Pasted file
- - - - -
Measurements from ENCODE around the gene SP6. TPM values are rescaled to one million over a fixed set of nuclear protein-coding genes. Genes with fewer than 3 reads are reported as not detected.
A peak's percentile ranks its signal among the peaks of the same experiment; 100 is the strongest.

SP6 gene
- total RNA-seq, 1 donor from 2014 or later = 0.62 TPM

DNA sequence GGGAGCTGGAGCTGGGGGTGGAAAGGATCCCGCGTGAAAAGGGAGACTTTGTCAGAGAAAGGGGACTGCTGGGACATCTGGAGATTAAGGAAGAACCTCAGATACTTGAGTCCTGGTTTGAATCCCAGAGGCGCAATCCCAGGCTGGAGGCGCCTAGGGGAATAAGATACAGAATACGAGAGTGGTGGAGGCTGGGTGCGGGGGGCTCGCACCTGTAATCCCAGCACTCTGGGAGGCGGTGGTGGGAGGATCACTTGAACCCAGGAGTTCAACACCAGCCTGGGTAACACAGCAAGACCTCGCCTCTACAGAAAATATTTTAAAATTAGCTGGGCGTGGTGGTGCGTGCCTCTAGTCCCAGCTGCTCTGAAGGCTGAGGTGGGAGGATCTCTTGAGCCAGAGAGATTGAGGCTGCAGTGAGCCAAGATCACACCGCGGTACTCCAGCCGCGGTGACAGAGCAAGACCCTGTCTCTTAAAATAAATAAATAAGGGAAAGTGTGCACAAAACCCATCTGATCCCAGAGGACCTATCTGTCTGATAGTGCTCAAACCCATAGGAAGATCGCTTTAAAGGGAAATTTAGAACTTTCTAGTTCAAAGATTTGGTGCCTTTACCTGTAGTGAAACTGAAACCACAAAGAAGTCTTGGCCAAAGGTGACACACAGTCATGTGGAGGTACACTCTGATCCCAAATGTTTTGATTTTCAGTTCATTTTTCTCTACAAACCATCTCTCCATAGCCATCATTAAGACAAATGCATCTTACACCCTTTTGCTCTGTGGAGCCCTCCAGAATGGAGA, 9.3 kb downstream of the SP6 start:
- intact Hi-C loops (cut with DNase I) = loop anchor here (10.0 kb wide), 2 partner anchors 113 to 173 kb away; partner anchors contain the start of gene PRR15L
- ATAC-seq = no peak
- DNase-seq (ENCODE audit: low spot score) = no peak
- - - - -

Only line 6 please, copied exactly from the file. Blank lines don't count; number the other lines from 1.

- intact Hi-C loops (cut with DNase I) = loop anchor here (10.0 kb wide), 2 partner anchors 113 to 173 kb away; partner anchors contain the start of gene PRR15L